February 4, 2016
After three months of often-tense meetings, Europe and the U.S. agreed to a pact to enable digital data to move back and forth across the Atlantic. Negotiating beyond the January 31 deadline, European and U.S. officials hammered out details of the “EU-US Privacy Shield,” which will enable Google, Amazon and thousands of other businesses to continue operations. But the agreement isn’t out of the woods: it still faces official approval by the EU’s 28 member states, and EU privacy advocates have vowed to oppose it.
The New York Times reports that the new pact will replace a previous 15-year pact that Europe’s highest court struck down in October. At risk is the all-important data — including social media posts and financial information — that are crucial to the operation of digital companies such as Google, Facebook and Amazon as well as major corporations such as Pfizer and General Electric.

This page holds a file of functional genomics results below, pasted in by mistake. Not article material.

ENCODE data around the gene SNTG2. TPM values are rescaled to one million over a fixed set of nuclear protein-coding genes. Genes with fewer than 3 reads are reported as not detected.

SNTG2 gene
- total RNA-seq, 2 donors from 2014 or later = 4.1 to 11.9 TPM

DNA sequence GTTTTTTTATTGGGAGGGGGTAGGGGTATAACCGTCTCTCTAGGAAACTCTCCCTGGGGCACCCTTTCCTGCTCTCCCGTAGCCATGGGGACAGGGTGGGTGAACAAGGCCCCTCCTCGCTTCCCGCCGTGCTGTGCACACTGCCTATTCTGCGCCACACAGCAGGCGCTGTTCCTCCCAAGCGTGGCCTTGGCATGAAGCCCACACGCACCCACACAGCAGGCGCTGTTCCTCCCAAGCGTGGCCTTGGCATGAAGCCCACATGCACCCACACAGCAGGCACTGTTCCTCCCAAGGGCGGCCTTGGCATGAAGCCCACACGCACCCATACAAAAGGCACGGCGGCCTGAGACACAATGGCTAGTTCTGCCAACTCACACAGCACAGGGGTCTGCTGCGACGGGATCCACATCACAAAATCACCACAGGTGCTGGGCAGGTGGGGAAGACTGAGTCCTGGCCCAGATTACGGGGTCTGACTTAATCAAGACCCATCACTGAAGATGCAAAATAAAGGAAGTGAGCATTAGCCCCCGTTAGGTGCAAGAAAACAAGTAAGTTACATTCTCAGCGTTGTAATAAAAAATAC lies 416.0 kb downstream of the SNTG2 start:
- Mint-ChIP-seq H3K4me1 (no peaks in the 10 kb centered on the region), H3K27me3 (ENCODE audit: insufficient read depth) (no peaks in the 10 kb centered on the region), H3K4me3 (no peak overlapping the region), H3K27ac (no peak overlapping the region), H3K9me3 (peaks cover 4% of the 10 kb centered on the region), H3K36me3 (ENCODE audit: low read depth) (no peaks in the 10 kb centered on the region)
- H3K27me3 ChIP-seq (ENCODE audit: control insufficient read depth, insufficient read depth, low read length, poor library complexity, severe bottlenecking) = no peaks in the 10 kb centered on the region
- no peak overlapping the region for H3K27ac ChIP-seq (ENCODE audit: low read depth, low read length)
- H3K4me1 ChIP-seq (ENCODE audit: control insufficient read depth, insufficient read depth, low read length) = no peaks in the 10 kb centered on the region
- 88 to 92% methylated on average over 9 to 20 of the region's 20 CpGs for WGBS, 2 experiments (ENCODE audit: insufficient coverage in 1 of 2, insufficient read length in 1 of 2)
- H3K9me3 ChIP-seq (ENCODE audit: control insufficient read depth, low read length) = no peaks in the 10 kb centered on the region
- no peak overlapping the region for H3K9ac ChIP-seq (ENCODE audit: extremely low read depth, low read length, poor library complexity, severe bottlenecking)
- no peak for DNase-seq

To close the deal, the American negotiators had to agree to a European Commission demand to limit access of the data to American intelligence agencies, with annual written assurances to be reviewed by European officials. “We will hold the U.S. accountable on the commitments that they have made,” said European Union justice commissioner Vera Jourova, who led the EU negotiating team.
But that might not be enough for some European consumer groups that are already preparing legal challenges to the pact. Europe’s own national privacy agencies are scrutinizing the deal, and privacy rights groups “expressed concern that the data-transfer deal does not comply with European law, which views an individual’s right to privacy almost on par with freedom of expression,” urging the U.S. to improve its own privacy laws.
Still, U.S. Commerce secretary Penny Pritzker calls the deal “a major achievement for privacy and for businesses on both sides of the Atlantic.”
“It provides certainty that will help grow the digital economy,” she said. If the pact is approved, it will go into effect by early April.